ESTEEM Center for Equity in Science, Technology, Engineering, English & Math



Mars Will Soon Have Rings

Mars used to have rings then it had moons and may have rings again
Source: Kevin Gill/Flickr
Artist’s concept of the red planet Mars with rings (CC-BY 2.0)

We all know what Mars looks barren red and has two tiny moons. However, it may have had rings in the past & may have rings in the future. Unfortunately, we won’t be around to see it.

How do rings form?

Take Saturn, a planet known for its beautiful rings and thousands of moons. How did Saturn get its rings? Every planet has something called the “Roche limit” – basically a distance where the planet has a stronger gravitational force over a moon’s own gravity which essentially rips the moon apart, forming a ring around the planet. Theories say Saturn may have ripped apart hundreds of icy moons or comets that flew nearby, which may have formed its rings. We can tell because Saturn’s rings are mainly made of ice, which also explains why they’re so bright.

Phobos, one of the two moons of Mars, also the biggest of the two, is currently spiraling into Mars at around 1.6 meters over 100 years. Sounds slow, but in astronomical times, it’s fast. In around 30-50 Million years from now, it will have crossed the aforementioned “Roche Limit” and get ripped apart by Mars’ gravity, forming a ring system around Mars.


The Ring’s Vestige

Rings don’t last forever, we can already see it happening to Saturn due to something called “Ring Rain”. Mars will experience something similar, over millions of years ring debris will crash into Mars fading it away, or it could form a new moon though clumping, like when Theia crashed into Earth which formed rings then later formed The Moon. This “new moon” could spiral into Mars again, get ripped apart, form more rings, & form another new moon which then spiral into Mars Again, repeating the cycle.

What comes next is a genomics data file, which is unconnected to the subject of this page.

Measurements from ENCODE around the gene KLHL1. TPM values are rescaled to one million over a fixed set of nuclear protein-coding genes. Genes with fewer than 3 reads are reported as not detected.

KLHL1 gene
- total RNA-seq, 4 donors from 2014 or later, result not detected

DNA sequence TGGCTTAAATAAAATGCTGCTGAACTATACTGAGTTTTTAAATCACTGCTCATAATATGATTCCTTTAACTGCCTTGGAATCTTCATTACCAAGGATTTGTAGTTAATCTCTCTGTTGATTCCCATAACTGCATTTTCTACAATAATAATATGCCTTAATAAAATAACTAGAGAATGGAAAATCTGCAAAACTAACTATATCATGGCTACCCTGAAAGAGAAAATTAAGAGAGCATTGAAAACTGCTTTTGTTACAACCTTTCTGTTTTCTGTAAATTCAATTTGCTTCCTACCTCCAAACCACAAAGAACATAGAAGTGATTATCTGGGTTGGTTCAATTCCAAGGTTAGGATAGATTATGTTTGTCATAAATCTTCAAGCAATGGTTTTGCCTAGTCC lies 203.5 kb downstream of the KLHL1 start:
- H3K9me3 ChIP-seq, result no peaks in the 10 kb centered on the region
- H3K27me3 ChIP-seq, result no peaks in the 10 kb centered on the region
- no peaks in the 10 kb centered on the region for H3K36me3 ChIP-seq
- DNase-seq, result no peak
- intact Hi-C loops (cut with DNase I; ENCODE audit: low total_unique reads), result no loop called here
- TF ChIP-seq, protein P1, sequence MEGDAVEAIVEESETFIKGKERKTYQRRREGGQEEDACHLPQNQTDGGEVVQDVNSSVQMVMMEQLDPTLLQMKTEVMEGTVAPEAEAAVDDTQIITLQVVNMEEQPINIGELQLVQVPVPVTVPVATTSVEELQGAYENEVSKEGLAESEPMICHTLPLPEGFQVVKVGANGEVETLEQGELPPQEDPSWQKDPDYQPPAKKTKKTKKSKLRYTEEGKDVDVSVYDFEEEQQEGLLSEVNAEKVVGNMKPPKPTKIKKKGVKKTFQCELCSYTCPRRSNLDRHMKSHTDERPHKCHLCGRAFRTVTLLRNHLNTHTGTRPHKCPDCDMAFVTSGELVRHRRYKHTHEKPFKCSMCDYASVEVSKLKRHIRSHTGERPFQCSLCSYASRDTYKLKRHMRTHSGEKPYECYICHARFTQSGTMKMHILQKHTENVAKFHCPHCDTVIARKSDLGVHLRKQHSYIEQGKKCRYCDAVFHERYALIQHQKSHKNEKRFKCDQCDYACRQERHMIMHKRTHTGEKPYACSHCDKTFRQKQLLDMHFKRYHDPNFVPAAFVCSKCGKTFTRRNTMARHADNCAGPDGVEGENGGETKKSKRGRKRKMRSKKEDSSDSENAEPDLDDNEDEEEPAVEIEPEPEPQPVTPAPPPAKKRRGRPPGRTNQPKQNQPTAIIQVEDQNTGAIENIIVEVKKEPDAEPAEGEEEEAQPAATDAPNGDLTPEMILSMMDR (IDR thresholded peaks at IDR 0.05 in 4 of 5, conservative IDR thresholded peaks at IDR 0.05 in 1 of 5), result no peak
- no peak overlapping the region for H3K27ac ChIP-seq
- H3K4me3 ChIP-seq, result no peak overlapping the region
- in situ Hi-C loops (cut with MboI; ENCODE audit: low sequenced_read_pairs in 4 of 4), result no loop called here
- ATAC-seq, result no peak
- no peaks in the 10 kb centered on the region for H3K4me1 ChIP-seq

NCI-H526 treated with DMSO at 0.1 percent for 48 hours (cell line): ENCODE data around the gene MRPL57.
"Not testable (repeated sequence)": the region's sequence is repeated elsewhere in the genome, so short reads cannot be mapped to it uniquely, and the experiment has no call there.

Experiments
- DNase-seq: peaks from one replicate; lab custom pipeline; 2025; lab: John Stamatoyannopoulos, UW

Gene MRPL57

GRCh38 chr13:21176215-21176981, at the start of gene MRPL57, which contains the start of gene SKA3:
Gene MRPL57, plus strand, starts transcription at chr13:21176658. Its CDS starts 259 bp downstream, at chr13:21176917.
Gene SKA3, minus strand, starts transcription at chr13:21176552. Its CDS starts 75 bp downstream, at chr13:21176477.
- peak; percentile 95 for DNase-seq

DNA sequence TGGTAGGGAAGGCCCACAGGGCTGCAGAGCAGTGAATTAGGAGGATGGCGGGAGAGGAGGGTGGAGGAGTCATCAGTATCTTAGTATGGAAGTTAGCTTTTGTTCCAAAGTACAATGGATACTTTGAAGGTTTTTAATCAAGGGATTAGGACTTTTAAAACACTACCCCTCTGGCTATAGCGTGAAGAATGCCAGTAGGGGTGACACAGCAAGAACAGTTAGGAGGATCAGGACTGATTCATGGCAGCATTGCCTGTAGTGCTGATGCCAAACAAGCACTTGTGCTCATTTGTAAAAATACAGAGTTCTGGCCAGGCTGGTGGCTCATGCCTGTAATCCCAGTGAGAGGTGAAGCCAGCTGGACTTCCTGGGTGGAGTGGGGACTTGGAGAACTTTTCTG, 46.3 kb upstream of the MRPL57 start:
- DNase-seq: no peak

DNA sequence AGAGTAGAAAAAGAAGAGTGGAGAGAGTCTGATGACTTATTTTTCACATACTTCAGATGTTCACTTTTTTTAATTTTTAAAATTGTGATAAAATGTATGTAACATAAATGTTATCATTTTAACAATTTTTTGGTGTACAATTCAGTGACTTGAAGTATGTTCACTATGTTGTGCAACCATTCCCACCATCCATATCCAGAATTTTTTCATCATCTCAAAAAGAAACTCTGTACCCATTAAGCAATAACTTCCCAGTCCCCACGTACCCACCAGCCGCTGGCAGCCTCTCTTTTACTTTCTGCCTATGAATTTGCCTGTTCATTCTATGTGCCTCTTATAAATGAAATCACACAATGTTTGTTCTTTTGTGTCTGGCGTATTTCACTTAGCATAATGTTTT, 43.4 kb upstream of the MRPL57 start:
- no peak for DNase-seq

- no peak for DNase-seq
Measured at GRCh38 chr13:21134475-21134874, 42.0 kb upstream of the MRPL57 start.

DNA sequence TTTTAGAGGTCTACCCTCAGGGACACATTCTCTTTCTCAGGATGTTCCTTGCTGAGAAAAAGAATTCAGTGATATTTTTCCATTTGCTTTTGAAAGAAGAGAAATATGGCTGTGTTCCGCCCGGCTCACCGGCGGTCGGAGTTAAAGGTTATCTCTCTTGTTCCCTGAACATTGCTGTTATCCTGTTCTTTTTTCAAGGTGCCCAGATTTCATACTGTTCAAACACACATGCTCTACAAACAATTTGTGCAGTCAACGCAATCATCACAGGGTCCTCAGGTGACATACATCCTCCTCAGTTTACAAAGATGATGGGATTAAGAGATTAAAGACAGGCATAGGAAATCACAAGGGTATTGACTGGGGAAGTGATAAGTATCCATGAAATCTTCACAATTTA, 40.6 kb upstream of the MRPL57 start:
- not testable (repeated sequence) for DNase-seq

The History of Mars.

Mars is kept company by two cratered moons — an inner moon named Phobos and an outer moon named Deimos. (Source: NASA/JPL-Caltech)

This may have explained why Mars’ other moon, Deimos, has a 2° angle in its orbit relative to Mars’ equator. Deimos could have formed millions of years ago along with a “Phobos ancestor”, This “Phobos ancestor” spiraled into Mars while Deimos survived, subjugated to being pushed around by another “Phobos ancestor” that formed, it could of been tens of times bigger than modern-day Phobos. This “Phobos ancestor” orbited 3x closer than Deimos combined with its big mass caused interference with Deimos causing the 2° tilt & then spiraled into Mars’ “Roche Limit” destroying it, forming rings, then forming another “Phobos ancestor” which then spirals into Mars until it forms Phobos today.


Very soon we can confirm this theory, JAXA (Japan’s Space Agency) plans to send a probe to Phobos as part of their Martian Moons Exploration (MMX) mission, this probe will collect data & samples on Phobos & send it back to Earth for scientist to study hopefully revealing the past of Mars & its moons.


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